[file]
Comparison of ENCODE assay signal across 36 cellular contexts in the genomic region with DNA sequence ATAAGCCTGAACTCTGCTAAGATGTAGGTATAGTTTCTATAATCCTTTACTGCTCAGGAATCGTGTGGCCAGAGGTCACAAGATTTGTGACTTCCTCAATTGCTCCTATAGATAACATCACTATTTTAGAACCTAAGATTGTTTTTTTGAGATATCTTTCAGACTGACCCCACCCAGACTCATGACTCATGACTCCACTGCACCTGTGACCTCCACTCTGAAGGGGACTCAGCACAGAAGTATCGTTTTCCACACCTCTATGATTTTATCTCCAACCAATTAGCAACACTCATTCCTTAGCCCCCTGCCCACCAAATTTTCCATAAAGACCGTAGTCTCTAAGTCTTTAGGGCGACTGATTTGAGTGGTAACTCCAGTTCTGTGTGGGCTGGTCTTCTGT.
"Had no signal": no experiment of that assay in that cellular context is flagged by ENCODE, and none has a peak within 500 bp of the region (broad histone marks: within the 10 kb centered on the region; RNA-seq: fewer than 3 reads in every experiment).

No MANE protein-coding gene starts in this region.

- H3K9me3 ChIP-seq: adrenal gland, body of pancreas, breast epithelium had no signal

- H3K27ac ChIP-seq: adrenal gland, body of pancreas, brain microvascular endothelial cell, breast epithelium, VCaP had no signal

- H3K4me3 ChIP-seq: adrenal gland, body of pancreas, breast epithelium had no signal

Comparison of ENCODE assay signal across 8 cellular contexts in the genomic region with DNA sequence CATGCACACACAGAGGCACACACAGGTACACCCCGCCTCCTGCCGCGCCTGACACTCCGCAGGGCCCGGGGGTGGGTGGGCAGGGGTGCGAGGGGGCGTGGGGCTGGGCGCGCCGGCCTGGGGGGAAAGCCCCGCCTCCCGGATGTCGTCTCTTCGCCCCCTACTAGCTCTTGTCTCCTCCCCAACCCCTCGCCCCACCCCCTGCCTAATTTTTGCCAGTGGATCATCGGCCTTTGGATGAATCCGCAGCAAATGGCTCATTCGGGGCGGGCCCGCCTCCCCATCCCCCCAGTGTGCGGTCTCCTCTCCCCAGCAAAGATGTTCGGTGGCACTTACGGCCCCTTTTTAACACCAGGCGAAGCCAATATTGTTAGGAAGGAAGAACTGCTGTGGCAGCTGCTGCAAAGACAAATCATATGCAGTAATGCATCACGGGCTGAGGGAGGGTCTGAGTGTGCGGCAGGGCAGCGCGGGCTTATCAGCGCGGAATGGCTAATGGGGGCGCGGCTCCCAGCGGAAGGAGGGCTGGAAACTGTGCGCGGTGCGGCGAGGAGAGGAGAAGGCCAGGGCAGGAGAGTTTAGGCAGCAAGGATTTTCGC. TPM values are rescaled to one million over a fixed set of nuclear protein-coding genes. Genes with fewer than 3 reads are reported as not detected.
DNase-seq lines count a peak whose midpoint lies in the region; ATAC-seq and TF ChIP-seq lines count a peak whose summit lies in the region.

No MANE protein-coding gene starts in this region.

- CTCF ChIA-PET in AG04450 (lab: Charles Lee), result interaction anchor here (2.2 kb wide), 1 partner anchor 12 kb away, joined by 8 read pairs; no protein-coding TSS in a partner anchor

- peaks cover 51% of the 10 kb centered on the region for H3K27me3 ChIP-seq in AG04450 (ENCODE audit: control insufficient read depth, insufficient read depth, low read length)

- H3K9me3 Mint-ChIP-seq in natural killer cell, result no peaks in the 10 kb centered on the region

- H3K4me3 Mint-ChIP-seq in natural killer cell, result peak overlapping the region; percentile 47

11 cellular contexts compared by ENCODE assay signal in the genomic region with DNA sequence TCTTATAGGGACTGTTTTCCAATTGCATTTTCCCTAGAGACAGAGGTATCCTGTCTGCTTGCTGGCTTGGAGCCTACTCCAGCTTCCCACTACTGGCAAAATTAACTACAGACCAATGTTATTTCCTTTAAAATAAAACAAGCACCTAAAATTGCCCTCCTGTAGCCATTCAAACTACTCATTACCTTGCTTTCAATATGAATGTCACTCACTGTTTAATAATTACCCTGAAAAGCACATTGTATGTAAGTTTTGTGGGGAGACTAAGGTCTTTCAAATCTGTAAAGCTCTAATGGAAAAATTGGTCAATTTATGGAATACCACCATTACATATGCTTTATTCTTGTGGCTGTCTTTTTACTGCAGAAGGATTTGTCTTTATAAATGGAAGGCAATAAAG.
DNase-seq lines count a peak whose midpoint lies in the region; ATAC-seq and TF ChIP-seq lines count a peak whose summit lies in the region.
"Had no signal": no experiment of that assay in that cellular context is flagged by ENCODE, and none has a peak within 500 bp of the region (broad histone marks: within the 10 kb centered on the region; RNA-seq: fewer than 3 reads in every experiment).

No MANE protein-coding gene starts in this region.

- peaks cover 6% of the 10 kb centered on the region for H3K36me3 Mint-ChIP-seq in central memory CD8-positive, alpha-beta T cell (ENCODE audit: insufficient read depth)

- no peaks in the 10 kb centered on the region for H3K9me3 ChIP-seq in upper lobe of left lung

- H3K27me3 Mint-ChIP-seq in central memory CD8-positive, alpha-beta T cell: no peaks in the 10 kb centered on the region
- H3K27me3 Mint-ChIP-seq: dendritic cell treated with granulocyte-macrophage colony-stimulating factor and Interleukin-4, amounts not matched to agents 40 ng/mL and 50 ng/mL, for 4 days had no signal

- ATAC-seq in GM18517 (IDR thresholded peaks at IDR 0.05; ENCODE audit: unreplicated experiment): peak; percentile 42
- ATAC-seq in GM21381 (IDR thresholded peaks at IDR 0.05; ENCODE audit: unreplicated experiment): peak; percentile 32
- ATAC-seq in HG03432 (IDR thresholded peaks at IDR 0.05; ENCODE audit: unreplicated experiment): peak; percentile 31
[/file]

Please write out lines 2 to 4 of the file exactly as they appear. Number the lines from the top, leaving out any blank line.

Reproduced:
"Had no signal": no experiment of that assay in that cellular context is flagged by ENCODE, and none has a peak within 500 bp of the region (broad histone marks: within the 10 kb centered on the region; RNA-seq: fewer than 3 reads in every experiment).

No MANE protein-coding gene starts in this region.

- H3K9me3 ChIP-seq: adrenal gland, body of pancreas, breast epithelium had no signal